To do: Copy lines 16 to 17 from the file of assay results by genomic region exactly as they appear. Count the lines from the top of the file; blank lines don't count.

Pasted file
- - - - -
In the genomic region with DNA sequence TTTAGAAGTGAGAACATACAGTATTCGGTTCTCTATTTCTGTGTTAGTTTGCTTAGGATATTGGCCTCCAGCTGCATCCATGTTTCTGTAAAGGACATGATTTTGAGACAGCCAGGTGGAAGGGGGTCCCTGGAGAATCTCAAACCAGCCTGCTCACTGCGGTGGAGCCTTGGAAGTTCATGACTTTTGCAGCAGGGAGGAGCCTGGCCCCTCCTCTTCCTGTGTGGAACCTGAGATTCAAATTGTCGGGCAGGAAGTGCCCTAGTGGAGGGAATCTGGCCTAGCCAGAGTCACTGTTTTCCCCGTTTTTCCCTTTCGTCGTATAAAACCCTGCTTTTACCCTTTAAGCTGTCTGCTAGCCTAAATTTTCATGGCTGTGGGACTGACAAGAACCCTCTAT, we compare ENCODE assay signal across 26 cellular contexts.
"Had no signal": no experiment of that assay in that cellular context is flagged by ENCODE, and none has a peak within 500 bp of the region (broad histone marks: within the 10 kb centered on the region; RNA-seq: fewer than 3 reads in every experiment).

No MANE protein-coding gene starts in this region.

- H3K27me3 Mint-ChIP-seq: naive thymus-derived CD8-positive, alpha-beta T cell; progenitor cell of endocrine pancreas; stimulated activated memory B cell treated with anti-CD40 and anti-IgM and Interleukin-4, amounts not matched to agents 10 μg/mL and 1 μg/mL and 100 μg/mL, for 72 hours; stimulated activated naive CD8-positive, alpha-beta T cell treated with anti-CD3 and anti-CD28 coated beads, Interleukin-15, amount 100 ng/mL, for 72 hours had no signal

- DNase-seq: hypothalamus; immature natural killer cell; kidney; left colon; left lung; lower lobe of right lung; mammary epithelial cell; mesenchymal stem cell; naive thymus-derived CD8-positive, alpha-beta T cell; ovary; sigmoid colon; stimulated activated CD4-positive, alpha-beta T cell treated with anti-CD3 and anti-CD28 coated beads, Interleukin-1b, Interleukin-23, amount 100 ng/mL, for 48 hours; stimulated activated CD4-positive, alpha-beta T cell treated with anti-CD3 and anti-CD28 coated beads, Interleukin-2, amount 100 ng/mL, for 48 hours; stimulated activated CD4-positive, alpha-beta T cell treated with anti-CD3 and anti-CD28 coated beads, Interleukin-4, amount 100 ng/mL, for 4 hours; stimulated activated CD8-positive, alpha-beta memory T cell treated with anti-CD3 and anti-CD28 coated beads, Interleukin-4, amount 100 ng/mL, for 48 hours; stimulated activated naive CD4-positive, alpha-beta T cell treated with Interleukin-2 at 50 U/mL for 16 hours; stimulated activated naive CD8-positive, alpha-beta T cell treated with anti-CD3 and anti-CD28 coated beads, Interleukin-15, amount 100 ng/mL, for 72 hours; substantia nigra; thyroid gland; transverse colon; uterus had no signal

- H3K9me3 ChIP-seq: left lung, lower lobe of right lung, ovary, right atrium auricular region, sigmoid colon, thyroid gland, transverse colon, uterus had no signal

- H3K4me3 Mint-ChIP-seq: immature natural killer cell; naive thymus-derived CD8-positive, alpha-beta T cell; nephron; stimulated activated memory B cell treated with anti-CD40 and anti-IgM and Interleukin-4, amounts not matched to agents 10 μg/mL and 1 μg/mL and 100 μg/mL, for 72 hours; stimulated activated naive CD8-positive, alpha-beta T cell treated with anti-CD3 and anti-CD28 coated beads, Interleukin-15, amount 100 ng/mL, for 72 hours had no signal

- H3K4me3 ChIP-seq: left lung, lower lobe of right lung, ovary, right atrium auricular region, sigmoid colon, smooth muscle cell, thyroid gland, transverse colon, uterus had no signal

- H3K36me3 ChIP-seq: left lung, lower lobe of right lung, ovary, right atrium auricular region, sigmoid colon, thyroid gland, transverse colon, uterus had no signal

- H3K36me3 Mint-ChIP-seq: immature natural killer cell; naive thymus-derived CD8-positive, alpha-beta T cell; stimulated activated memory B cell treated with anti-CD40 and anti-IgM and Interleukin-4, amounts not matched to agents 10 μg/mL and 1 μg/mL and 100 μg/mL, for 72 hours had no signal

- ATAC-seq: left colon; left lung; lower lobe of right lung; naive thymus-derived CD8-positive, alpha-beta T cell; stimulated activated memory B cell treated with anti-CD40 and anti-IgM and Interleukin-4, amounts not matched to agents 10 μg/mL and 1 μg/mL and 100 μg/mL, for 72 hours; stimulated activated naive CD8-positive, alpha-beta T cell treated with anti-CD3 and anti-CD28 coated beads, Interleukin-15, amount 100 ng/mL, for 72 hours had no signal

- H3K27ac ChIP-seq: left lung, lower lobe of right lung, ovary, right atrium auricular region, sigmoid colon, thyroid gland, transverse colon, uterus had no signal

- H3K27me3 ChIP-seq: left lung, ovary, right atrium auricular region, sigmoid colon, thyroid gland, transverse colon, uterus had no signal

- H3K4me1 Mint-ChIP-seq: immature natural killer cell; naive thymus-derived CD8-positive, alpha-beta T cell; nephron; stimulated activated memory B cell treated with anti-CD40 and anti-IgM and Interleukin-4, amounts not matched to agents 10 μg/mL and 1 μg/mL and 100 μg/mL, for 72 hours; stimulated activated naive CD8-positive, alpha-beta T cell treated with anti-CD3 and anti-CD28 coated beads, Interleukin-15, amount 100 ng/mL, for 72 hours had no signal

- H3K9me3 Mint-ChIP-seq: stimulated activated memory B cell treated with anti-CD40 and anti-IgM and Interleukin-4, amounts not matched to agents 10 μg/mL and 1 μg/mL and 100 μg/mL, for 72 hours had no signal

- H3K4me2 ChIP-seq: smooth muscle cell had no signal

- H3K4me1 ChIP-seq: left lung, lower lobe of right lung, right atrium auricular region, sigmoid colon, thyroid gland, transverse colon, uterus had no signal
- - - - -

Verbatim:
- H3K4me2 ChIP-seq: smooth muscle cell had no signal

- H3K4me1 ChIP-seq: left lung, lower lobe of right lung, right atrium auricular region, sigmoid colon, thyroid gland, transverse colon, uterus had no signal